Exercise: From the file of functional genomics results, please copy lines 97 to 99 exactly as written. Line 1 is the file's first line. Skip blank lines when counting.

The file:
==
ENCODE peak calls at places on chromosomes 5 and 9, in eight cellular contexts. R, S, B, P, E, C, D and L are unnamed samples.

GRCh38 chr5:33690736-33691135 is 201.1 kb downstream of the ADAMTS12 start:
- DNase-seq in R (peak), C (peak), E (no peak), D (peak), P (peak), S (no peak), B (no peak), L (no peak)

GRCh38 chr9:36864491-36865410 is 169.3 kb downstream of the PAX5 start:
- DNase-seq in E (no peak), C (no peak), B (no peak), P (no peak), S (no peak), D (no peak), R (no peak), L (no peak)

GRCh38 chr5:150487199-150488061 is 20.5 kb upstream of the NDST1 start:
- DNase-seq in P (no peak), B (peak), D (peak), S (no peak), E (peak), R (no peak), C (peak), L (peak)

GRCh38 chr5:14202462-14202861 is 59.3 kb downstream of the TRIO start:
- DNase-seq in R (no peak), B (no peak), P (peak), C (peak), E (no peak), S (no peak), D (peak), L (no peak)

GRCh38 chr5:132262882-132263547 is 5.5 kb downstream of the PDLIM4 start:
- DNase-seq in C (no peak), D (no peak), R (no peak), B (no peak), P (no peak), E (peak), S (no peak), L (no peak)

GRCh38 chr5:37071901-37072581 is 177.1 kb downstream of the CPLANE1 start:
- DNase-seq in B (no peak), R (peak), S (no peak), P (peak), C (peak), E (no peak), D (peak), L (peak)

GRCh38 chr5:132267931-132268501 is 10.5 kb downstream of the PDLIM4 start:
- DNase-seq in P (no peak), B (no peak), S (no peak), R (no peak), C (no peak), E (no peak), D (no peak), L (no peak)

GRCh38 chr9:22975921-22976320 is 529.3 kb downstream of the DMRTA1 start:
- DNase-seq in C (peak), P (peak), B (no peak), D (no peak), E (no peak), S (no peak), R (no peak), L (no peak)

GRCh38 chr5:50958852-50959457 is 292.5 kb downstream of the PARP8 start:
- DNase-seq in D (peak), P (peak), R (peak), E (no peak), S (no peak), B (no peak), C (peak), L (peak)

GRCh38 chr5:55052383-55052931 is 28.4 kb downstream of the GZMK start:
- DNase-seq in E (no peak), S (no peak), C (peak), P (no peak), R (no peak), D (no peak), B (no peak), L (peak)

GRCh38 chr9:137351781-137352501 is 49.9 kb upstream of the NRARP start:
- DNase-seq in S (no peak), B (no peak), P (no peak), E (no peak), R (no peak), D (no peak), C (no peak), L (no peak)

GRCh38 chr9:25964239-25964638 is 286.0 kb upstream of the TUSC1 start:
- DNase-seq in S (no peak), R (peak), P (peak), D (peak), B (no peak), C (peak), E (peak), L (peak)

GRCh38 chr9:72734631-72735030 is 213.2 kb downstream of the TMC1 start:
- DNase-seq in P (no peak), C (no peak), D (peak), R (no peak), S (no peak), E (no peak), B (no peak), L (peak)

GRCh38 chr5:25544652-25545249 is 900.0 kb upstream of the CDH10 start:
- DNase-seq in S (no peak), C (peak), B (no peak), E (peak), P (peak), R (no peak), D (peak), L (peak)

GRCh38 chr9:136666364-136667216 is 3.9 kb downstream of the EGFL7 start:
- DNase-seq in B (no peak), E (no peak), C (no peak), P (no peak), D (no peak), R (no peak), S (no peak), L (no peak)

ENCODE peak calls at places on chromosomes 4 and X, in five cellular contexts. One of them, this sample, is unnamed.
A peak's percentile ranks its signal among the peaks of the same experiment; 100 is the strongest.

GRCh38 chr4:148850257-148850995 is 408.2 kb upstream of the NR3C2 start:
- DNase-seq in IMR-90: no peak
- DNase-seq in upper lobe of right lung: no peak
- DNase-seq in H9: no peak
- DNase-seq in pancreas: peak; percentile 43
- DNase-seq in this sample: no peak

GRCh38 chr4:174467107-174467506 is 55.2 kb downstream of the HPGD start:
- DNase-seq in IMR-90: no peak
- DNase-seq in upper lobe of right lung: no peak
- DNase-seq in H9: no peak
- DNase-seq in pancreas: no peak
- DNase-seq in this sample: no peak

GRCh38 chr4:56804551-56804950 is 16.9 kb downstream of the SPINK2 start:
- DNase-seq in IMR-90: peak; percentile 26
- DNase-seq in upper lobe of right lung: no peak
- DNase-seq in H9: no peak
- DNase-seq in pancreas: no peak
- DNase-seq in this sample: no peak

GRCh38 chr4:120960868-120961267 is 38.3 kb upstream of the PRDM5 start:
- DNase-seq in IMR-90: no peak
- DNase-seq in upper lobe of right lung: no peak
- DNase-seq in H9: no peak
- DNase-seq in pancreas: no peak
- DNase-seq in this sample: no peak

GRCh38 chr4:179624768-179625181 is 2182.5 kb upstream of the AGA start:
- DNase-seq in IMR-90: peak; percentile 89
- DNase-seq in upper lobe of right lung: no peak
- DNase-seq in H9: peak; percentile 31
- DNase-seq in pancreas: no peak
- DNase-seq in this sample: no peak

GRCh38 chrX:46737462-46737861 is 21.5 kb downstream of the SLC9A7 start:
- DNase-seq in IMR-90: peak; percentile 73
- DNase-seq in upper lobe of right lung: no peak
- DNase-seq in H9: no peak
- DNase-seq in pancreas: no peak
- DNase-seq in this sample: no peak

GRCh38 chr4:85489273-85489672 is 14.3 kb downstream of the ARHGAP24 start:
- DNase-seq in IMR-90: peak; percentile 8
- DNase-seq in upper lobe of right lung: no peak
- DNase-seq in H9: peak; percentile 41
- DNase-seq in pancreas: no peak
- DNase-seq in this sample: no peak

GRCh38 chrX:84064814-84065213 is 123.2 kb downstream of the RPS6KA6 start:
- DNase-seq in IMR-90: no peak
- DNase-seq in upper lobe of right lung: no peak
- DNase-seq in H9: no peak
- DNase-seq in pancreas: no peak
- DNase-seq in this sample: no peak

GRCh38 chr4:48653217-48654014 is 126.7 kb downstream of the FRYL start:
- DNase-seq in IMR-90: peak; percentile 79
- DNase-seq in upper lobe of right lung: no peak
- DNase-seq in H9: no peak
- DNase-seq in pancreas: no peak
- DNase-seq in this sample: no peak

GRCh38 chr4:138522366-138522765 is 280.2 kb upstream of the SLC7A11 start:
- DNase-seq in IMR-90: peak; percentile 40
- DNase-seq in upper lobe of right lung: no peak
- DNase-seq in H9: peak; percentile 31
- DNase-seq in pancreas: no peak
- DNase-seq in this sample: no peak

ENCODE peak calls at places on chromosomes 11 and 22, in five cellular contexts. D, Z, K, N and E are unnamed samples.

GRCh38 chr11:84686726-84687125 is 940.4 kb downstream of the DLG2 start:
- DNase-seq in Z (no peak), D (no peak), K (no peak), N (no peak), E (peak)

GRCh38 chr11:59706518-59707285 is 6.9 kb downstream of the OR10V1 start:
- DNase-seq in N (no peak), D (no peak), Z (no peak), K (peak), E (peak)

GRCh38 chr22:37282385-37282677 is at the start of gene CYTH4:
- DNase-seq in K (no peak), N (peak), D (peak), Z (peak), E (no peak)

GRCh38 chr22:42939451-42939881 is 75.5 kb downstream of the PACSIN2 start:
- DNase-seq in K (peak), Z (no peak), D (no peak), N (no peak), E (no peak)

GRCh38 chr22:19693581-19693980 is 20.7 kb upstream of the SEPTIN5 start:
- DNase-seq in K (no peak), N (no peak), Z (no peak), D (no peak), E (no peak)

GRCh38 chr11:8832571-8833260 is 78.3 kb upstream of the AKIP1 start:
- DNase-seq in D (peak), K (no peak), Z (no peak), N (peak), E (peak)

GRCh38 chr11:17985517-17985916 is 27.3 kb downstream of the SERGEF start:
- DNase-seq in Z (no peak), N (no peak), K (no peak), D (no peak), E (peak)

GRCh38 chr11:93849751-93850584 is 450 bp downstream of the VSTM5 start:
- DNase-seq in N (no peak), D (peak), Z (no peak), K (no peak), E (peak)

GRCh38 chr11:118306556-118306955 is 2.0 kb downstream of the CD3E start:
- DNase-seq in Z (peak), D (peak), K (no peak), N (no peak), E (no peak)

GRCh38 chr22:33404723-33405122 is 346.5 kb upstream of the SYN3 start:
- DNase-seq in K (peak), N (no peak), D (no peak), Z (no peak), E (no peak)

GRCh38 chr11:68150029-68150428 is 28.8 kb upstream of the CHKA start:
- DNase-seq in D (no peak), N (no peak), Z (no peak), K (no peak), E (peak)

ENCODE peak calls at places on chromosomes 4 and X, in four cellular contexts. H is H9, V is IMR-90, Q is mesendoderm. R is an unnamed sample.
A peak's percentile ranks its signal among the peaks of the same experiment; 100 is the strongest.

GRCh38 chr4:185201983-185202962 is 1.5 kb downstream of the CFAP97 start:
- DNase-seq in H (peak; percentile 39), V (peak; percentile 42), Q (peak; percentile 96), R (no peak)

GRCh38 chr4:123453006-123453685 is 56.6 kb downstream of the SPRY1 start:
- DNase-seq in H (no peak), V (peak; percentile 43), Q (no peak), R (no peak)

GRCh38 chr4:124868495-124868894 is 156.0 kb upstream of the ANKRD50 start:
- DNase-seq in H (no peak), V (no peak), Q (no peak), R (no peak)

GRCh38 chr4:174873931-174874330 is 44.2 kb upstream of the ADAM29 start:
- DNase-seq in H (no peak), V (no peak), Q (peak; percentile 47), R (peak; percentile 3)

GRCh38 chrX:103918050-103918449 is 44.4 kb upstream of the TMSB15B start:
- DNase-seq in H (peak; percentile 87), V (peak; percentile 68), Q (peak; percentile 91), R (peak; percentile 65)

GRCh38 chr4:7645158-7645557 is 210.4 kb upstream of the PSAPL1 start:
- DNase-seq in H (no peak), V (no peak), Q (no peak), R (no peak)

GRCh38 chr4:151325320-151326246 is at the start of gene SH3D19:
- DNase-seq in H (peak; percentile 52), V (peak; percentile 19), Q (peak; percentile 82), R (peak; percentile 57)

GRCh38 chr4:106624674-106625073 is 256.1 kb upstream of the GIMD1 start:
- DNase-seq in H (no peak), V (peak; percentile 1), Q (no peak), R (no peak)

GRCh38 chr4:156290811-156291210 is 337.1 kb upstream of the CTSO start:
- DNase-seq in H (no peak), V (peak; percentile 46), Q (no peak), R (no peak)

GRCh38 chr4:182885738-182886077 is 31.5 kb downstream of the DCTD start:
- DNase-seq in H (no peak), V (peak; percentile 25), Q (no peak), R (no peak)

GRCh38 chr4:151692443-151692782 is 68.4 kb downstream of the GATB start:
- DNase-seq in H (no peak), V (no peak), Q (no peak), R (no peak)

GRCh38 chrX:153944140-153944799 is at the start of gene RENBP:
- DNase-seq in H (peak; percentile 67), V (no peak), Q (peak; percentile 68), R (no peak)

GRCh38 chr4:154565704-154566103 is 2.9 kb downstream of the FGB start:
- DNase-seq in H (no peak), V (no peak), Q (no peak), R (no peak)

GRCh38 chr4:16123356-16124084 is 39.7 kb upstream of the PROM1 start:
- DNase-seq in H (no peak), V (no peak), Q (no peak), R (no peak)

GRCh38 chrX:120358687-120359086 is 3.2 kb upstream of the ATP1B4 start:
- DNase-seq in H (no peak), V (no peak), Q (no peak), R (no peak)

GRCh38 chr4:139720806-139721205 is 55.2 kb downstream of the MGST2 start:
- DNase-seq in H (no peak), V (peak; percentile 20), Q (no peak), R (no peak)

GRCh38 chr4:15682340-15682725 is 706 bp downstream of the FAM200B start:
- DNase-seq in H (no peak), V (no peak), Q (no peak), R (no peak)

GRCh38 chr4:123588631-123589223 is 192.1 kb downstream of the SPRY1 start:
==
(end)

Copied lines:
GRCh38 chr11:59706518-59707285 is 6.9 kb downstream of the OR10V1 start:
- DNase-seq in N (no peak), D (no peak), Z (no peak), K (peak), E (peak)

GRCh38 chr22:37282385-37282677 is at the start of gene CYTH4: